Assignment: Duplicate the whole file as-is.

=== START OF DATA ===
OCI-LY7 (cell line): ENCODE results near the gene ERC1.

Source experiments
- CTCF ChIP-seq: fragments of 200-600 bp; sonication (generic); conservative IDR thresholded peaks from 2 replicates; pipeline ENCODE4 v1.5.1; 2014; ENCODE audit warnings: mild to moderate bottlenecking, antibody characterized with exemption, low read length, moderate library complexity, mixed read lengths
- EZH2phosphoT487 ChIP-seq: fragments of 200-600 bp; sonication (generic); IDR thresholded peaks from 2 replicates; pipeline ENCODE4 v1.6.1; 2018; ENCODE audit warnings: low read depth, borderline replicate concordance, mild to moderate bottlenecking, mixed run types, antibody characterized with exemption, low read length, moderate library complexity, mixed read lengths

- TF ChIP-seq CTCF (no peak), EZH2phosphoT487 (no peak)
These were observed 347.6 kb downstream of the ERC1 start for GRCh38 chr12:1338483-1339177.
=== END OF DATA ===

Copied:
OCI-LY7 (cell line): ENCODE results near the gene ERC1.

Source experiments
- CTCF ChIP-seq: fragments of 200-600 bp; sonication (generic); conservative IDR thresholded peaks from 2 replicates; pipeline ENCODE4 v1.5.1; 2014; ENCODE audit warnings: mild to moderate bottlenecking, antibody characterized with exemption, low read length, moderate library complexity, mixed read lengths
- EZH2phosphoT487 ChIP-seq: fragments of 200-600 bp; sonication (generic); IDR thresholded peaks from 2 replicates; pipeline ENCODE4 v1.6.1; 2018; ENCODE audit warnings: low read depth, borderline replicate concordance, mild to moderate bottlenecking, mixed run types, antibody characterized with exemption, low read length, moderate library complexity, mixed read lengths

- TF ChIP-seq CTCF (no peak), EZH2phosphoT487 (no peak)
These were observed 347.6 kb downstream of the ERC1 start for GRCh38 chr12:1338483-1339177.